#1, Lumix FS10 Camera - Of all the digital cameras I've owned this is surprisingly one of the best for traveling.  I paid $90 for it six months ago and it quickly replaced my $500 "high end" compacts for everyday shooting - the intelligent auto mode just plain works and turns out surprising gorgeous photos with no effort.  More time spent capturing memories and less time spent tweaking settings is a good thing.  On top of this, it uses two AA batteries instead of a proprietary rechargeable, so I never have to worry about the battery running low - though amazingly two lithium AA's lasted for nearly three weeks and 3,000+ photos in South America last fall.  It's a little bulky by today's standards but still fits perfectly in a pocket and starts up quick.

#2, Canon A590is Camera - This is my "backup" travel camera.  Much bulkier than the Lumix and photo quality isn't as good, however it's also very cheap and runs on AA's.  Bonus: With hacked firmware (CHDK) this camera supports custom scripts which allows me to take ultra long exposure and time-lapse.  Most of the time you see me post a time-lapse video it was taken with this thing.

#3, ContourHD 720p Bullet Cam - Small, ultralight 720p video with an ultra wide-angle lens that takes surprisingly good video?  Done.  Starting on the Mototaxi Junket I have switched to this thing for all my video and I love it.  It's not perfect - low light is crap, high contrast sun/shadow is crap, and audio is crap...  but the ability to take inconvenient perspective shots (stuff it in my jacket on a tripod) or subtle quick video is impossible to beat.  The biggest downside is that my Mini 10 doesn't have a fast enough processor to actually play the video, so I have to downsample in order to review (time intensive).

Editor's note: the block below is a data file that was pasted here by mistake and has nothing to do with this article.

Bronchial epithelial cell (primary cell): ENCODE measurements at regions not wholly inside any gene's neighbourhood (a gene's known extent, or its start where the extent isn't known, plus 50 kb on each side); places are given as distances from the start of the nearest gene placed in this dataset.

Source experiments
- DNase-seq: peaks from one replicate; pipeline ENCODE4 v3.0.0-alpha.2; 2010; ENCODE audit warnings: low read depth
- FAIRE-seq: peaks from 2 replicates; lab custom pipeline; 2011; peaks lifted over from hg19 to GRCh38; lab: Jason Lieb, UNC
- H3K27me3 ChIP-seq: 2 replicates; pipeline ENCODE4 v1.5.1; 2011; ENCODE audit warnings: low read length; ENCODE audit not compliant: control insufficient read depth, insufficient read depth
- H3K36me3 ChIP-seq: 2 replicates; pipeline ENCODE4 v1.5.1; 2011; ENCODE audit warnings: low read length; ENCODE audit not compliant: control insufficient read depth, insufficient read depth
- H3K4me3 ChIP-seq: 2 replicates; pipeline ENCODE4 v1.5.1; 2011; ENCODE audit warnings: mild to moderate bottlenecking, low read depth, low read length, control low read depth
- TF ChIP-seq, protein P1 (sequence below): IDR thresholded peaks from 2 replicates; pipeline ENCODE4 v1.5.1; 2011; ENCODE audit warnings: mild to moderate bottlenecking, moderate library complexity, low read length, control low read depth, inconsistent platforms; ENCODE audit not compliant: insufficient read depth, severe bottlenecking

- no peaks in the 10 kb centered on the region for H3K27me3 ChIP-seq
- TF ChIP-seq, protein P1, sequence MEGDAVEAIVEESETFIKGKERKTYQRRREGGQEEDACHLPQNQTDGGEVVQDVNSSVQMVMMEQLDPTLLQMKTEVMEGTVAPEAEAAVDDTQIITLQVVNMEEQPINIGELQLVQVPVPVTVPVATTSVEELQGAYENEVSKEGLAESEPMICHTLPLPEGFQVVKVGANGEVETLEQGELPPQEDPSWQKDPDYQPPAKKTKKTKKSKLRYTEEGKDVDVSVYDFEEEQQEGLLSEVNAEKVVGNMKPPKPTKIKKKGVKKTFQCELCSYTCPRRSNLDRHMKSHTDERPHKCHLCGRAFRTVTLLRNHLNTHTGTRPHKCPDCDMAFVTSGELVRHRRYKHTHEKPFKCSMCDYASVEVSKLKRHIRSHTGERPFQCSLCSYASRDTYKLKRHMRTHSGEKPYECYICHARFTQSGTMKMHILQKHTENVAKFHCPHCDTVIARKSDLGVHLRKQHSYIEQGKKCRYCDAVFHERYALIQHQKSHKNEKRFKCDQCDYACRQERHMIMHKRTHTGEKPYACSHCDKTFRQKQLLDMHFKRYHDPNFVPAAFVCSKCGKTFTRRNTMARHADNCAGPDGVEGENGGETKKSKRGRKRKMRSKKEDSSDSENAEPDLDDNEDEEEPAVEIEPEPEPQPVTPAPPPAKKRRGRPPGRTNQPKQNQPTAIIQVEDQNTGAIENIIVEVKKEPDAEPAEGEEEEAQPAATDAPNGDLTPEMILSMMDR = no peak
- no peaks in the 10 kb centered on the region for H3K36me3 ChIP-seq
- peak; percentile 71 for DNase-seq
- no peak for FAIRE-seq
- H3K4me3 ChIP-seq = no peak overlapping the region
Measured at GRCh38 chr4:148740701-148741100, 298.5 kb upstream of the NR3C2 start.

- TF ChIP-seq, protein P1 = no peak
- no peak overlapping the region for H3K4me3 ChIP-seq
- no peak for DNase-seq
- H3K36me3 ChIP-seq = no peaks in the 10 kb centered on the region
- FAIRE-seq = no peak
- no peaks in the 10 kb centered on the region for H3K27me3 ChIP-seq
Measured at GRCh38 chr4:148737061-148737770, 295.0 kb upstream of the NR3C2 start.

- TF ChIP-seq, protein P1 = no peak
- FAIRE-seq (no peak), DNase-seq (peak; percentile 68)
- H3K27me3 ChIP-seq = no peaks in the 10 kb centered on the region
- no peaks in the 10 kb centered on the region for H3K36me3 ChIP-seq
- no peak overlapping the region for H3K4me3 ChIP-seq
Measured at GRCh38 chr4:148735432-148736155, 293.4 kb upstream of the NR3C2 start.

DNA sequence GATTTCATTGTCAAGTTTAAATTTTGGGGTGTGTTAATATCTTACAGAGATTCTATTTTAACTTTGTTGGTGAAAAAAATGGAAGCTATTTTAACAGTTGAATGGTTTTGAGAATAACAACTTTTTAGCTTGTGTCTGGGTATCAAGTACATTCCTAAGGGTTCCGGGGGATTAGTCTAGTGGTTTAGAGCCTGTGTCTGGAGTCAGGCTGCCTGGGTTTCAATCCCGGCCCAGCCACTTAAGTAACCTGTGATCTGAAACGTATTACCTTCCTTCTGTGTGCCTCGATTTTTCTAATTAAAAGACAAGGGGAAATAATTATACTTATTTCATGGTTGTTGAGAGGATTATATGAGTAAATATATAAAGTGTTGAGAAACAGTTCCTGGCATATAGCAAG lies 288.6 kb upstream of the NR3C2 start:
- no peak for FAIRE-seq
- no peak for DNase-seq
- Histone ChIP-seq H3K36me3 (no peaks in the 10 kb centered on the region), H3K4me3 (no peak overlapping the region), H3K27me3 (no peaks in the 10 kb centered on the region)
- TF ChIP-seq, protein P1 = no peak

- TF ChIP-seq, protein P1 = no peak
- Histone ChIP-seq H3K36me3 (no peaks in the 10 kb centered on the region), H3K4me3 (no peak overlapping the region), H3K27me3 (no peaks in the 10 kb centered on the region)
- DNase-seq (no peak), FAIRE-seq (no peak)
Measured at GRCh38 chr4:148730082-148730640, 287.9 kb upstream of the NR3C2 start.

#4, SLIK Sprint Mini GM Tripod - Short of paying many hundreds of dollars for a carbon fiber tripod, this tripod is the absolute best ultra portable tripod out there IMO.  It is very lightweight and compact, yet it unfolds into a nearly full size tripod with an extremely effective ball mount and incredibly good stability.  I have used this for over a year and it is absolutely amazing - whether doing thousands of miles on a motorcycle or stuff in a small pack for kickball, it has taken a beating and still feels and works like it did out of the box.

#5, Gorillapod Original - There are times when the SLIK is actually too big - maybe I just want to stuff something in my pocket on a quick jaunt or I want to strap a camera down somewhere weird.  For these situations I either use a rock for balance or bust out the little original Gorillapod tripod thingie.  It's actually quite handy, but gets far more use stabilizing the bullet cam than it does a digital camera.

In Summary:

Every device here either charges via USB or runs off AA's aside from the netbook (which has a very small adapter that works up to 240v) and has fantastic battery life (aside from the Droid, heh).  And aside from the Droid, it's all been proven to hold up to extreme cold, excessive vibration, backpacking, light rain, etc.

It's all small and fairly lightweight - in total it's less than five pounds of gear and can all fit inside a teeny backpack.  And yet in summary they provide nearly complete coverage of my technical needs, allowing me to not only enjoy adventures fully but to record and share these adventures with you.